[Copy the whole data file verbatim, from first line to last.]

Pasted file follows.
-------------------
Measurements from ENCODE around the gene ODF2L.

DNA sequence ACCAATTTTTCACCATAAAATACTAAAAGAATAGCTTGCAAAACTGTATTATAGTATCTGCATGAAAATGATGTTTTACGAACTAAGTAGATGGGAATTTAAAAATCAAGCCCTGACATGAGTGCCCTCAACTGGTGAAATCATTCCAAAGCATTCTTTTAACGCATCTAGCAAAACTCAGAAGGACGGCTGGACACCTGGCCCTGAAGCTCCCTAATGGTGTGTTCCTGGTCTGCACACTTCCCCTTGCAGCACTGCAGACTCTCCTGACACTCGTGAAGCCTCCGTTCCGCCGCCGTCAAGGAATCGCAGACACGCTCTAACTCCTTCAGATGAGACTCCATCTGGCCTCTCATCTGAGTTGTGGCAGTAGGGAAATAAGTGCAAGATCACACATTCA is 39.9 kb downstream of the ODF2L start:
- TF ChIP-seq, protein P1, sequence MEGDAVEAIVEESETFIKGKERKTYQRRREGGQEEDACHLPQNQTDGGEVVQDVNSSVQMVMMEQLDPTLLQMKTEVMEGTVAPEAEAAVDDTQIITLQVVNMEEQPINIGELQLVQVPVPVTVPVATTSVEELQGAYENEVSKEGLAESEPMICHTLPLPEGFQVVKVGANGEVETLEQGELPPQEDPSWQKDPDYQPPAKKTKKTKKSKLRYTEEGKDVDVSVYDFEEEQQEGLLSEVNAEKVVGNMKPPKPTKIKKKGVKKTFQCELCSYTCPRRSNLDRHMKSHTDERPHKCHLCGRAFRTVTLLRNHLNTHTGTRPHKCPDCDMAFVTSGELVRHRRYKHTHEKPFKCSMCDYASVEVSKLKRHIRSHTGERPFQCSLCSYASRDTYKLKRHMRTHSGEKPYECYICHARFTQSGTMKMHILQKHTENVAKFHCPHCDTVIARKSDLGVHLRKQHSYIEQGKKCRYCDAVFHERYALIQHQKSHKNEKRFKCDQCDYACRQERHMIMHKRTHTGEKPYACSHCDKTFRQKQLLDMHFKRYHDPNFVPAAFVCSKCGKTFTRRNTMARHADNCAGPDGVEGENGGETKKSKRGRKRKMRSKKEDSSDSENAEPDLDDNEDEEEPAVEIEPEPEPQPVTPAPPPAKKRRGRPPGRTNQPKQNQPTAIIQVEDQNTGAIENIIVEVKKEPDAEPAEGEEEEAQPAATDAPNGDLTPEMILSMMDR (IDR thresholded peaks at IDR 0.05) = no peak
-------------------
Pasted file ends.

Measurements from ENCODE around the gene ODF2L.

DNA sequence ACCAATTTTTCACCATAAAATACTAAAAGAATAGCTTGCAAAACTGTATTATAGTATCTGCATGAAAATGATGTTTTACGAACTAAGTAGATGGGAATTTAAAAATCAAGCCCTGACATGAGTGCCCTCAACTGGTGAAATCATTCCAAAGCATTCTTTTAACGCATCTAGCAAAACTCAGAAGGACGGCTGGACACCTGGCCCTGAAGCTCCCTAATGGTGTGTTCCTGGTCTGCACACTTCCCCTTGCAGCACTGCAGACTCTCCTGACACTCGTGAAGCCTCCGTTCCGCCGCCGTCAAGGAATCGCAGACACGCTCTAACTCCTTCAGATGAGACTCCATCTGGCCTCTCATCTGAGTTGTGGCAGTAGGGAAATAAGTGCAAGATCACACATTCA is 39.9 kb downstream of the ODF2L start:
- TF ChIP-seq, protein P1, sequence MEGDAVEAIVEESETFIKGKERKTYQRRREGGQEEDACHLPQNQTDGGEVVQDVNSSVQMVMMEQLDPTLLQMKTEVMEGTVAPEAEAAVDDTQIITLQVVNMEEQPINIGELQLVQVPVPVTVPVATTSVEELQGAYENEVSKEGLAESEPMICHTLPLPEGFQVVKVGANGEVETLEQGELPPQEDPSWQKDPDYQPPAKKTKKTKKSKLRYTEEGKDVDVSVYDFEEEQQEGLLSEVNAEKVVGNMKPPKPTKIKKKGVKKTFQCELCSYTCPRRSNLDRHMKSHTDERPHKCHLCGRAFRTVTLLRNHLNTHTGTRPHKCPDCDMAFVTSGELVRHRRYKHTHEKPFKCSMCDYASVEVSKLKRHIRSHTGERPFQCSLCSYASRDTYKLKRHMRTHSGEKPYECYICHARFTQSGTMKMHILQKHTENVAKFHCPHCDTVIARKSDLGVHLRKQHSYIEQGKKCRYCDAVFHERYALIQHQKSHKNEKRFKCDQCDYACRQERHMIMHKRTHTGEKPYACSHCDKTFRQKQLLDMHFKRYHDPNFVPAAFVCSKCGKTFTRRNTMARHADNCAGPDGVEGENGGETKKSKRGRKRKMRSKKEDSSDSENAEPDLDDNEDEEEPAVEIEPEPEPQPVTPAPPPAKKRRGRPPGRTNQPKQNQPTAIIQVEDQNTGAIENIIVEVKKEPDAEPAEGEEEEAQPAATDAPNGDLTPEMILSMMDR (IDR thresholded peaks at IDR 0.05) = no peak